That day we covered about 8 miles, as the crow flies. But, beating upwind, crossing state lines between the fjordlike New York and the more gentle and affluent Vermont a dozen times, we covered over 25 watery miles at sometimes over 7 knots speed (off the wind). Our captain's mandatory athletics at the wheel -- many full turns to bring the ship about on each leg of our windward journey -- prompted me to ask whether she'd felt any terror in face of such stiff, if exhilarating winds. She praised the Robbins -- which proved itself once again not a naval antique, but a well-tuned and responsive sailing craft -- and praised the lake -- whose narrow gorge passages admit beautiful strong winds , but prohibit ocean-size swells -- but, she also confessed that she'd stitched enough sail not to want to do it again, and that we'd just seen the kind of weather when you start to worry.
Our poor cook! Though schooled in adversity as a scallop fisherperson off the Nantucket coast during the winter season, Karen Alence, a true master chef on an old wood stove, was little prepared for the task of preparing lunch in these winds on a schooner heeled way over. The sails actually pounded with the tension as we worked our way upwind toward tiny Diamond Island with its little warning marker for ships sailing by at night or in fog. But, somehow, punctually at noon, a feast of home-cooked delectables was passed by her through the cooking "saloon's" windows to the titled deck above
Time takes on a completely new quality on board ship. Our wind-inspired adventure, we knew, would keep us together for as long as an ocean cruise. And yet. days spent on board changed their natures entirely, too: At night, sleeping on deck or just watching for a while before slipping below, we felt the neat pulleys and shrouds of our ship's rigging were there just to help us weigh and measure the profundity of the star-filled summer sky. Peering up through the mast to the zenith, we imagined that the whole deep night sky revolved around its height and the lines of its steep rigging.
We marked other hours by natural events of note -- birds calling to each other at dawn from all sides of our cove moorings and fists of clouds commanding the variable noon sky -- or by the antics of our fellows. The ship rocked us gently every day into morning and we felt virtuous if we swam before breakfast, or philosophical if we chose instead to contemplate the islands farther offshore , alluring in the morning mist.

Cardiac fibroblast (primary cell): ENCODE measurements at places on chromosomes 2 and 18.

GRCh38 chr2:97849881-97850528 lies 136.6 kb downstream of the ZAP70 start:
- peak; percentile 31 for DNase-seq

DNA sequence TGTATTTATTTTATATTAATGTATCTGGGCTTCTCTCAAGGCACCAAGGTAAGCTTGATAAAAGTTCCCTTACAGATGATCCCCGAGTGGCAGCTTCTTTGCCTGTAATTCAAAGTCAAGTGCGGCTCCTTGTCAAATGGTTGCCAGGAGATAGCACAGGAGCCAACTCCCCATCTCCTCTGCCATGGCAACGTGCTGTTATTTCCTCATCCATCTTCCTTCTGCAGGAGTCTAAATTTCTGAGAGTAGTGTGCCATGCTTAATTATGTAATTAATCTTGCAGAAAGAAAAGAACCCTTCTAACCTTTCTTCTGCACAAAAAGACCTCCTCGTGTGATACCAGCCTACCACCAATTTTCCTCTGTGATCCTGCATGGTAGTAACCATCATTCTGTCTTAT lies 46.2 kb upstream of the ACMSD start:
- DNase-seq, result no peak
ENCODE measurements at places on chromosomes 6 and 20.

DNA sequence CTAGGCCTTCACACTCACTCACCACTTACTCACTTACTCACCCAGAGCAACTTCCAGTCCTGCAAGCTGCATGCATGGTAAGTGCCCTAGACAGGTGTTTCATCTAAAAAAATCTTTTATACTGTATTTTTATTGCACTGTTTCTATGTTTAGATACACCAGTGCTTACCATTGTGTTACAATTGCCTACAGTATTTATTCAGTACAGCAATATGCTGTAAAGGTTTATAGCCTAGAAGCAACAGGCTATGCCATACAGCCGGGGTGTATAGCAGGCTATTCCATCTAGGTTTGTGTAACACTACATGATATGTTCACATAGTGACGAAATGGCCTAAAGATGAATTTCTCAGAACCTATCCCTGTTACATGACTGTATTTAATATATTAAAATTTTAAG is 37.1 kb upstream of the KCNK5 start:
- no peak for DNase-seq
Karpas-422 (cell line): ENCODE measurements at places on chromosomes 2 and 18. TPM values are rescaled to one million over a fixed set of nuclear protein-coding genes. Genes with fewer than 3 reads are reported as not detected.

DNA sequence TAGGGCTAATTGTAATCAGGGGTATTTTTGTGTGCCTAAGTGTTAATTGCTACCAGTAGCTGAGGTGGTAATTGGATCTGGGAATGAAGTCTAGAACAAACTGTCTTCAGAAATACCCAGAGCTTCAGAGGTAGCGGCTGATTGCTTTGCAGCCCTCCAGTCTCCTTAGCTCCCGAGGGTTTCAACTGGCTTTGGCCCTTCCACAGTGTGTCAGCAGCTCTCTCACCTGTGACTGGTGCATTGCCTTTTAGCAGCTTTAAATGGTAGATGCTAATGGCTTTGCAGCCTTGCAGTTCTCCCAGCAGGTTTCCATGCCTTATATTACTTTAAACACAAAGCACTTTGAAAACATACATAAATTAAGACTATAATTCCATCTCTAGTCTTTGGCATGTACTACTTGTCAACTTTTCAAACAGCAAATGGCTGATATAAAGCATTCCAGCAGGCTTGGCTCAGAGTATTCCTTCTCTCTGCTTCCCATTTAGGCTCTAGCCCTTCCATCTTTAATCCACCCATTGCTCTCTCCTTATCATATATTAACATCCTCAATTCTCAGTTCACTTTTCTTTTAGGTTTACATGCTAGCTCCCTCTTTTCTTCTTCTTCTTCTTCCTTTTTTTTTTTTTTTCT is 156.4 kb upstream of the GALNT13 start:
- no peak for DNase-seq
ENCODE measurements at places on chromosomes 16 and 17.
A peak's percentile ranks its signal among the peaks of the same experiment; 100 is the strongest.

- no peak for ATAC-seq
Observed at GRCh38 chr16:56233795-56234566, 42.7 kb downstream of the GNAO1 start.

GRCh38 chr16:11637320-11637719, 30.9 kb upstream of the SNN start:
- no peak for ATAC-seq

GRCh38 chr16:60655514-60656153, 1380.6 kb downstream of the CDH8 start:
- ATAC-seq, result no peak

It's impossible to cruise Champlain's unspoiled expanse for long without passing islands of shores where history was irrevocably changed or shaped by naval heroics. Our first nigh out, as we cruised toward one such spot, we learned that one of the lake's greatest heroes and -- one of the Revolutionary War's most brillian tacticians -- was none other than Benedict Arnold, whose attempt to betray Colonial military plans to the British were discovered, forcing him to flee to Britain with the reputation of traitor.
Sent on a mission in August of 1776 with a homemade fleet to hold off the power British advancing down the lake from Canada, Arnold devised at Valcour Island a plan for halting or, at least, deterring the ferocious British Flotilla. On the second morning of our 20th century adventure, we hiked across ARnold's island -- now covered in the spring with wild geraniums, lady-slippers, and columbine -- to the scene of his ingenious defensive battle.
Though the Bristish ultimately overpowered the ill-equipped american fleet, Arnold's placement of his ships behind the island, upwind of the British, staggered across the bay on tight cables so that they could move without raising sails, gave him a fighting edge. His fierce stand weakened the officially victorious British; later that nigh the Americans were able to slip away through the fog.
We inadvertently followed Arnold's course the next day also, running with mild breezes southward past Schulyer's Island where Arnold counted his losses, sunk two damaged gondolas, plugged leaks in his weakened vessels, and took other emergency measures before he continued his flight. The island is still uninhabited: Waves lap against its rocky shoreline and songbirds entertain each other across its spacious fields and plains.